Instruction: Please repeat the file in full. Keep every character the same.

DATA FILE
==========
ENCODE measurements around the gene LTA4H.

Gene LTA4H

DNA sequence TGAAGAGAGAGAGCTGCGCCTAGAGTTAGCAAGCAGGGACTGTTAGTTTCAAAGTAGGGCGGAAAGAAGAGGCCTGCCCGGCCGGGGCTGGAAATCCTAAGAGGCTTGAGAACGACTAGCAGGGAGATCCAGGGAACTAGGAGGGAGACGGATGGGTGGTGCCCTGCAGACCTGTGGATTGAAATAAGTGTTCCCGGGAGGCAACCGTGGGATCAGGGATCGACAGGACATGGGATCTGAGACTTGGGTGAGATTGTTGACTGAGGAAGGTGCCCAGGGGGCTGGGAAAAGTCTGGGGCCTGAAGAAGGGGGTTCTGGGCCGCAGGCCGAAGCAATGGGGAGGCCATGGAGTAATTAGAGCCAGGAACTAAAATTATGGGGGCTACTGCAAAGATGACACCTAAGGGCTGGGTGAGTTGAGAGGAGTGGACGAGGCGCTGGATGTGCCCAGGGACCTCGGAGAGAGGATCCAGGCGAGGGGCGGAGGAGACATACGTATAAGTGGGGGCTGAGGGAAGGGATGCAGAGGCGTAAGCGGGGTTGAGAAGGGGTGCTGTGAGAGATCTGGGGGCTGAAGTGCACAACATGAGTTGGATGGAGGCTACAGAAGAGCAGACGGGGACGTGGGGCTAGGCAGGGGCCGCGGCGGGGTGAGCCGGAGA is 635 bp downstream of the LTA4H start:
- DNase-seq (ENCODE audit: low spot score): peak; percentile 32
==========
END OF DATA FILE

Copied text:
ENCODE measurements around the gene LTA4H.

Gene LTA4H

DNA sequence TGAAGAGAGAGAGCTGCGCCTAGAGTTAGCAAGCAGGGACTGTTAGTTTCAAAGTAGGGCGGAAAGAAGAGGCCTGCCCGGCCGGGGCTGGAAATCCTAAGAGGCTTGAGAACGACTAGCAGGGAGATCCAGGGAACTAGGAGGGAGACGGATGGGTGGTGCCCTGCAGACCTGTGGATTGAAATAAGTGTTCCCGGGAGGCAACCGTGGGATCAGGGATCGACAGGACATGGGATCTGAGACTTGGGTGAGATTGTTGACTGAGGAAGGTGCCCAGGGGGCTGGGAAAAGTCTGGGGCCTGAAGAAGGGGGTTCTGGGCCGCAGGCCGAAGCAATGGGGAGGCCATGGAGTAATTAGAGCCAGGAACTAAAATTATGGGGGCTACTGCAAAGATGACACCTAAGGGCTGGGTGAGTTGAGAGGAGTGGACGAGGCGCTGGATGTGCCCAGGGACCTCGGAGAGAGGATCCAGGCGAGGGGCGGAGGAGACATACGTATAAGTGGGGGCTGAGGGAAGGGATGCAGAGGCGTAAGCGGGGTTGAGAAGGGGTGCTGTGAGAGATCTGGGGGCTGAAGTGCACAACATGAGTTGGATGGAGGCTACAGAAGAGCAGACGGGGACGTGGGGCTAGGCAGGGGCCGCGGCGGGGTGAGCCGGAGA is 635 bp downstream of the LTA4H start:
- DNase-seq (ENCODE audit: low spot score): peak; percentile 32